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Container rollovers set to continue after December rise

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Container rollovers look set to stay and seasonal patterns in container logistics are gone, according to Project44.

The supply chain visibility company forecast a stabilization of container markets in 2022, albeit with continued high demand, and the caveat that the omicron and other variants of COVID-19 could bring further disruption.

Project44 considers a significant improvement in ocean freight conditions in the first quarter as unlikely due to COVID-19 outbreaks; rollovers are expected to continue into 2022 as empty boxes are returned to Asia and lines struggle to adjust to port congestion.

“Global container roll-overs increased sharply from November to December, reaching 45% for December due to port congestion and Asian manufacturers need for empty containers to fill and export in January and post-Lunar Chinese New Year,” said Project44. The 45% figure was a high for 2021, where the range fluctuated between 38% and 42% prior to December.

The typical annual cycle for the container market used to bring a quiet end to the year, which followed a busier period when distributors and retailers stocked up for the holiday season. Since the pandemic’s outbreak, the usual supply and demand fluctuation in goods has been rocked as delays and congestion affect the flow of goods at a time when consumer habits and demands changed rapidly.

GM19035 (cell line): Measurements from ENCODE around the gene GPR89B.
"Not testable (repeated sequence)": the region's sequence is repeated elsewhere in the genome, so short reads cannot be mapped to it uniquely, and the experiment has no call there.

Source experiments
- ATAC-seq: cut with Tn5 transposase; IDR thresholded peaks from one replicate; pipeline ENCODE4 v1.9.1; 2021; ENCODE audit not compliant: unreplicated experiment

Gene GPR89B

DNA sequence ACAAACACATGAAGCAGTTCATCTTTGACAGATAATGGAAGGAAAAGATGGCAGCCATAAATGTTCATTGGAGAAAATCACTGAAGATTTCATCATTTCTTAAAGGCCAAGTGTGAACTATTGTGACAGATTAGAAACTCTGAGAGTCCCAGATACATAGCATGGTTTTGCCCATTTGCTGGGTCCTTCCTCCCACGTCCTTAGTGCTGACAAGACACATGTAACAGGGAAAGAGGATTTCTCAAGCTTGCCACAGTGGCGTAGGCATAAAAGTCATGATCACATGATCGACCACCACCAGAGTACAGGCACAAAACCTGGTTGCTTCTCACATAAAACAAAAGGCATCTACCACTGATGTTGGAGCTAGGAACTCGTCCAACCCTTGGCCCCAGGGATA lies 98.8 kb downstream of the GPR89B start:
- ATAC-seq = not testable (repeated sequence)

“There is no longer a typical pattern for movement of inventory and other goods,” said Project44, adding that the current peak season is stretching for two years compared to the usual few-months during normal annual cycles.

Beyond the headlines for the whole supply chain, situations are quite different across the world.

Easing congestion in Hong Kong, Yantian, and even delay-plagued Long Beach and Los Angeles compared with rising congestion in key European port Rotterdam. Rotterdam was struggling with delays to inland logistics and insufficient storage capacity, a situation the port expected to remain throughout 2022.

The short term may offer some reprieve for struggling ports as Chinese New Year—typically a period in which Chinese manufacturers down tools—approaches on February 1.

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